I imagine a lot of Shakespeare scholars have toyed with the idea of turning their expertise to account with a Bard-book aimed at a broad lay audience -- certainly examples abound (Bloom, Vendler, Greenblatt, Garber, Nuttall, Bate). James Shapiro has hit on a rather neat way to do that here. Focus on a single year -- a year in which Shakespeare was truly hitting his stride (Julius Caesar, Henry V, As You Like It, and starting Hamlet) and a year moreover rich in incident both for Shakespeare (the construction of the Globe) and for England (Essex's Irish debacle).

From the first paragraphs of the "Prologue" -- a description of the weather in London in December, 1598, leading to the sentence, "As the snow fell, a dozen or so armed men gathered in Shoreditch, in London's northern suburbs," we know we are settling into popular scholarship mode -- quasi-novelistic, lots of scenery, lots of vivid characters. Honest-to-God Shakespeare scholars would probably stop right here, unless they were planning to write a scathing review.

But in those scathing reviews -- and Shapiro got some, along with the Samuel Johnson Prize from BBC 4 -- is there not always that tinge of envy, that pinch of ressentiment that a hard-working scholar may feel towards a brother scholar who has a book published by a non-university press, complete no doubt with handsome advance, ads in the New York Times Book Review, interviews on the radio? Damn it, these scathing reviews always seem to mutter under their breath, why didn't I think of that?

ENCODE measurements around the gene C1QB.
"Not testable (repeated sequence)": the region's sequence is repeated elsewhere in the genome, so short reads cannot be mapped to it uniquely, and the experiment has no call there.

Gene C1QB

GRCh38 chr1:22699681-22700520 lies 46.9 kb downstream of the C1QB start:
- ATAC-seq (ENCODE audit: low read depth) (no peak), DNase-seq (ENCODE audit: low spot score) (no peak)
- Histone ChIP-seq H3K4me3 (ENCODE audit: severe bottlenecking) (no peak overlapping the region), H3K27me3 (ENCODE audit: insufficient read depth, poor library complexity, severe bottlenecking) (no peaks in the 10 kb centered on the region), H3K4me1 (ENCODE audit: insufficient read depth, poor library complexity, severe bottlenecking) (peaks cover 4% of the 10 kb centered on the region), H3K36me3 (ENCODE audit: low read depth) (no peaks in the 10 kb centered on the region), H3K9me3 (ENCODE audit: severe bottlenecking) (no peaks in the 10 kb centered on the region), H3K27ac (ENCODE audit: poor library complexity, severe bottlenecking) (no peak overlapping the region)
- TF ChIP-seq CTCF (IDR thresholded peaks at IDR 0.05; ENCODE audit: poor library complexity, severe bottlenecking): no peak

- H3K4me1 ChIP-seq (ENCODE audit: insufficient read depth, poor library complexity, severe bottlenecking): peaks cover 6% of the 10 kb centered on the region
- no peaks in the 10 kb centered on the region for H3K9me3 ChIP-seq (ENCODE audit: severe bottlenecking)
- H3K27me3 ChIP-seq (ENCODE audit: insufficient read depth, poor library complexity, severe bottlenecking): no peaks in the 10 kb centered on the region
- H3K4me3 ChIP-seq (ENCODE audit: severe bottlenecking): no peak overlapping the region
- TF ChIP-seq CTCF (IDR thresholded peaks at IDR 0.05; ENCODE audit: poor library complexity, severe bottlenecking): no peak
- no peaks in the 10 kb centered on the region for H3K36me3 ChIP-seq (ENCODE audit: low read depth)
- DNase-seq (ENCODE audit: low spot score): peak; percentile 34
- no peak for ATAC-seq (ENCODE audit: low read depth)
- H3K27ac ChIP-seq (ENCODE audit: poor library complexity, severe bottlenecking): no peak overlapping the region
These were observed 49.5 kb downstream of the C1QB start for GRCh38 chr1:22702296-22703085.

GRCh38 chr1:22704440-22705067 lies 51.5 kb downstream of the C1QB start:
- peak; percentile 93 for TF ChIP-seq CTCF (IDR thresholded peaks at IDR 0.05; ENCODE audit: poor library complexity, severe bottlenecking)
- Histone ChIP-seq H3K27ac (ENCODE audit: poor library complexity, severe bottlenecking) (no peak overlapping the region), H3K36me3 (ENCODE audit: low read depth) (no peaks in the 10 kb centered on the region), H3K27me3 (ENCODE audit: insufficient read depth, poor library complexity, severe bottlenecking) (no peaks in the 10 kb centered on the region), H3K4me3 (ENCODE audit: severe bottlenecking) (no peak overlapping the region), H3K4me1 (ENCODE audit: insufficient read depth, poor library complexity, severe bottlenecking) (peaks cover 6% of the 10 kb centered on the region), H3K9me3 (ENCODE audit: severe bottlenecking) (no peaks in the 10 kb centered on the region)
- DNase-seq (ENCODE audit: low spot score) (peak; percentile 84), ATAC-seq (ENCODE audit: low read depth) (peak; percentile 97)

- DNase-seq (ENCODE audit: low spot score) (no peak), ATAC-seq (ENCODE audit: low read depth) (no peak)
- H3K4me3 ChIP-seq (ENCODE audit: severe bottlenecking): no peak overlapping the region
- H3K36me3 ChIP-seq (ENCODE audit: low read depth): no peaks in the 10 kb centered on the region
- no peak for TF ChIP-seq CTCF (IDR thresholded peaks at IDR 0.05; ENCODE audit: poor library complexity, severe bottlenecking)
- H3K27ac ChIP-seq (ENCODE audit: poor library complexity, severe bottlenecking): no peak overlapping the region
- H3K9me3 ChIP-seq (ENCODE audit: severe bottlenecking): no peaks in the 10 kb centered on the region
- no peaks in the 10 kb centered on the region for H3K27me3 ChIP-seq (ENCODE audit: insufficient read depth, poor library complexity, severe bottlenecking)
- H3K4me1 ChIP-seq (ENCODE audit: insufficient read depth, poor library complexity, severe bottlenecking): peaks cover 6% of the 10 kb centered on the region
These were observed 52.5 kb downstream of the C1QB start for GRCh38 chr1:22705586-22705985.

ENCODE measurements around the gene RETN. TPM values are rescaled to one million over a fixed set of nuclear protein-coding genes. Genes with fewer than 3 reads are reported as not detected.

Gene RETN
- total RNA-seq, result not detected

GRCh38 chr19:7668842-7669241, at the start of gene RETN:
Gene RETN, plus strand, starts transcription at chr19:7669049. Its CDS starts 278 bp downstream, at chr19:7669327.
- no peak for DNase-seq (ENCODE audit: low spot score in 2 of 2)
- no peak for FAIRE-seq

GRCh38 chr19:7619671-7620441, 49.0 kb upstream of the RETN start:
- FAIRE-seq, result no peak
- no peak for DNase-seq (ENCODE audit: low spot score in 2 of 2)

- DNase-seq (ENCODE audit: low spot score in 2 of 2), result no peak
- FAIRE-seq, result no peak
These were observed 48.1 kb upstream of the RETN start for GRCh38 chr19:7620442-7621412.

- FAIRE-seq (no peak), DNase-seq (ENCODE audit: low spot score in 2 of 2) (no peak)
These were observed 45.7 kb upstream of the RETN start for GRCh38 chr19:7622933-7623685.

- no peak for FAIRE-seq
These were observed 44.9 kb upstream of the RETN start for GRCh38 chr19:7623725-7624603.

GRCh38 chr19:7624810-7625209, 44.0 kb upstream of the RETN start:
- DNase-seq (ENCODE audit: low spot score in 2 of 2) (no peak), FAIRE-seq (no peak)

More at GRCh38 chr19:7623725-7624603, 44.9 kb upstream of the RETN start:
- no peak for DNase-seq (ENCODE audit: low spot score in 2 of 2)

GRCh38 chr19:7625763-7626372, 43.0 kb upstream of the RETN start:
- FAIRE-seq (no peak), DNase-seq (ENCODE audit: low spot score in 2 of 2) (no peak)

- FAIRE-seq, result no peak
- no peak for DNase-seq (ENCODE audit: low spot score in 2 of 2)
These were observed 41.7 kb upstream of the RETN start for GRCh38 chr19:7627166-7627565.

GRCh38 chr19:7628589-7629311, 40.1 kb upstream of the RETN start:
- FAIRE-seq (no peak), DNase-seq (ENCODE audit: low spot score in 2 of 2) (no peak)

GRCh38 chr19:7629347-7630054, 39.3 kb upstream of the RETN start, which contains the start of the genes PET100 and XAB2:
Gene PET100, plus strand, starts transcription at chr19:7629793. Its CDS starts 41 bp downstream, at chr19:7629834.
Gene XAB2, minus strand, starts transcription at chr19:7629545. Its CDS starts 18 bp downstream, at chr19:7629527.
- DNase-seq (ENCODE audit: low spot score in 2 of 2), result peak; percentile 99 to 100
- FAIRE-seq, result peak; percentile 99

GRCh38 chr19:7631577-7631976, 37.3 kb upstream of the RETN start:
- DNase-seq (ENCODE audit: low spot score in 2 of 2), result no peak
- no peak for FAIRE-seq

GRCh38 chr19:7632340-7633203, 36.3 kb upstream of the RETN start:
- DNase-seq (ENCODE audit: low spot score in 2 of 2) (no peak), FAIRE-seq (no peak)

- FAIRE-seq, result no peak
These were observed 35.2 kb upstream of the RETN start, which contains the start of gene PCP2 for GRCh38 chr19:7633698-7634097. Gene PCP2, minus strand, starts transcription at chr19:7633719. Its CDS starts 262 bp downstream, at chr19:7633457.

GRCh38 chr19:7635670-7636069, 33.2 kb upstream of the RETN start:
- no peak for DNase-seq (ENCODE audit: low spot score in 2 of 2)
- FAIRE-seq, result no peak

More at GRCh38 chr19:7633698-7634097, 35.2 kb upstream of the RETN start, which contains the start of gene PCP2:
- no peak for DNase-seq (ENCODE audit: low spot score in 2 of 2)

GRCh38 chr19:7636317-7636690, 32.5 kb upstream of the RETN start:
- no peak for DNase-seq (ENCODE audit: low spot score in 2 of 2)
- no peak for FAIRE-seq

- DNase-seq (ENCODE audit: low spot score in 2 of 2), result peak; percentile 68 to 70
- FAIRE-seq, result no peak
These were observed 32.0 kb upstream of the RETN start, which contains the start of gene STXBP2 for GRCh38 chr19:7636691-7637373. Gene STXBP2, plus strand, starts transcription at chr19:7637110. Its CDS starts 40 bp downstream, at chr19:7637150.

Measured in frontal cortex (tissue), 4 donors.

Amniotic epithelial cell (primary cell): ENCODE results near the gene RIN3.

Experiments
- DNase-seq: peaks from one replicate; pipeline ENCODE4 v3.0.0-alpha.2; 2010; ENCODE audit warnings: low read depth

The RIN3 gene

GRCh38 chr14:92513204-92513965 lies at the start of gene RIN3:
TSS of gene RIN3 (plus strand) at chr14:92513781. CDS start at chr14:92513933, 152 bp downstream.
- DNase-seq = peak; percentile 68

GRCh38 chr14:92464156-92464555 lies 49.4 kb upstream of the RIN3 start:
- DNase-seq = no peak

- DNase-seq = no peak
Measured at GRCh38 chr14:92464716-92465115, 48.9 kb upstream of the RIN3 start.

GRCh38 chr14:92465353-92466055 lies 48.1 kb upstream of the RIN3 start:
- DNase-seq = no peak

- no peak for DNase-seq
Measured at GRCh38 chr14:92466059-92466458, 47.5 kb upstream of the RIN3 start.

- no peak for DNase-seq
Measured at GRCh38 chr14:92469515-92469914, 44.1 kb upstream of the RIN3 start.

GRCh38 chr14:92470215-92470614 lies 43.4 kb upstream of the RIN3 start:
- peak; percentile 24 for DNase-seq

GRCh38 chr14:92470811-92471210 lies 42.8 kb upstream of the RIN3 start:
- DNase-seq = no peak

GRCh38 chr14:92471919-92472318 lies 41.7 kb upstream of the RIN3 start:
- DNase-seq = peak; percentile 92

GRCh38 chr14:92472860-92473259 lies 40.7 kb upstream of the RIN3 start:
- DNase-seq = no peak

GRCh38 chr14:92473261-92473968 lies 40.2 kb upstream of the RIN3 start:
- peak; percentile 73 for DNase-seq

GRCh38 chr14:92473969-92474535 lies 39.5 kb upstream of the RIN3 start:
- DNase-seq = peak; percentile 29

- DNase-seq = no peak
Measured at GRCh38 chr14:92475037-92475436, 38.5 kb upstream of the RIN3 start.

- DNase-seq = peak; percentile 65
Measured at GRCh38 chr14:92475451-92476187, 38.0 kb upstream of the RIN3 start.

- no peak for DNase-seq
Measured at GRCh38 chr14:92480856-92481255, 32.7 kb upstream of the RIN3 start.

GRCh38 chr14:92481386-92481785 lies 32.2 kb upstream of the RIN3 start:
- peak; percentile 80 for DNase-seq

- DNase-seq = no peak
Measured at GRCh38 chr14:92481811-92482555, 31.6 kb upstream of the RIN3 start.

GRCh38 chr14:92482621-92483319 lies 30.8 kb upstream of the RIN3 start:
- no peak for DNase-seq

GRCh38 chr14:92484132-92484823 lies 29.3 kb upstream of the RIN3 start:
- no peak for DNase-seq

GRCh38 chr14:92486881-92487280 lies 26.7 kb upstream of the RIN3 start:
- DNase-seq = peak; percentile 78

Because this is, you know, a great idea. And Shapiro comes armed with a scholar's knowledge of apparently everything that came into print in 1599. He does have to make things up -- Shakespeare very likely did go back to Stratford at some point in the year, but Shapiro basically has to invent the when and the why of the trip, to say nothing of dreaming up what was on wife Anne's mind. But he knows enough about the period to make it all work.

A sequel of sorts is in the works, apparently, focusing on 1608, the year of King Lear, but Shapiro's next book looks to be not that one, but another consideration of the authorship question -- a topic with no cachet at all among Shakespeare scholars but plenty among that coveted lay audience. Oh, well.